New threshold for returns is not an exemption from paying taxes - SA payroll association
JOHANNESBURG - The new threshold exempting those earning below R500,000 a year from submitting tax returns does not mean they are not obliged to pay taxes, the South African Payroll Association (SAPA) has clarified.
Last month, new South African Revenue Service (SARS) commissioner Edward Kieswetter, announced that the threshold had been increased from R350,000. This means those who earned below R500,000 between March 1, 2018 and February 28, 2019 are not compelled to submit a detailed outline of of their income, expenses and taxes paid.
However, all those who earned more than R78,150 during that period are still liable to pay taxes, SAPA executive committee member Jetro Malapane said in a statement.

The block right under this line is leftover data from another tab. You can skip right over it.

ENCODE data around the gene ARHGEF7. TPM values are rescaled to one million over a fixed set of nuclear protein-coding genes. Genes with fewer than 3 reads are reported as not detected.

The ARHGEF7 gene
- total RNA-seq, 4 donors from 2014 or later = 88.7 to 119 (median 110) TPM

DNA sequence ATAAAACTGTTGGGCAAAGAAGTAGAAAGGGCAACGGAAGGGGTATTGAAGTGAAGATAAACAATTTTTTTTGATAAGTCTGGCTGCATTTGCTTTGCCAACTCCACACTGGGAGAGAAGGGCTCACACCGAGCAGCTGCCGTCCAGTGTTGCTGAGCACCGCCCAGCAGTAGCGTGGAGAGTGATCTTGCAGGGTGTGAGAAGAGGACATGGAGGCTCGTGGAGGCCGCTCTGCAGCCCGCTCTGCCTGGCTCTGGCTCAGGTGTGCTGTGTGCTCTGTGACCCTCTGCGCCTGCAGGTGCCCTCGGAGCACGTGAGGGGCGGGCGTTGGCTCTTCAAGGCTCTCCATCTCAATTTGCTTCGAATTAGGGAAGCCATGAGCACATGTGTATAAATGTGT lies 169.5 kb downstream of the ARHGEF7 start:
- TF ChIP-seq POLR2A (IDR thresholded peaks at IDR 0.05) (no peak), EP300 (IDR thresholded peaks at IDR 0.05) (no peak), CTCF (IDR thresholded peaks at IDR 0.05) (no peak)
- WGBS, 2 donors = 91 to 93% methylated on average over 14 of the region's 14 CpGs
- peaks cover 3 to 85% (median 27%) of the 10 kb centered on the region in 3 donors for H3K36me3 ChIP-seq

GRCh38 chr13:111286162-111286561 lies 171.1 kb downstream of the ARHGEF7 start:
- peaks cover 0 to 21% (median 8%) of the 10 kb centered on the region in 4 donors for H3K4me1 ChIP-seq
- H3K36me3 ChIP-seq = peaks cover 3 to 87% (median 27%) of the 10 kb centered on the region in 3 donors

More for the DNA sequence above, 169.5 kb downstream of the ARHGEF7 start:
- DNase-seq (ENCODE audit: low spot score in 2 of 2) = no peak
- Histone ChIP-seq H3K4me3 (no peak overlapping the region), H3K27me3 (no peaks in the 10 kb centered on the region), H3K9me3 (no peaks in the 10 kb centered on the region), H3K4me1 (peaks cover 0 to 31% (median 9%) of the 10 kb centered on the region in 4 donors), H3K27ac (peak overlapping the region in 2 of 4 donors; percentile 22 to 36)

"Some taxpayers are under the wrong impression that if they earn less than R500,000, they don’t have to pay tax," Malapane said.
"There is however a difference between the tax threshold and the tax return submission threshold. The tax threshold means that if you earn less than the tax threshold amount, you won’t have to pay tax. This amount for the 2019 tax year was R78,150."
Taxpayers earning below R500,000 must still submit returns if they were not employed for the full tax year, or received income from more than one source, contributed to a registered medical or retirement scheme or if they received a travel allowance or use of a company car.
“It is important that taxpayers understand the conditions under which they still need to file tax returns, and if they are unsure about any of the conditions, it is always safer to just submit your return,” Malapane said.
- African News Agency (ANA)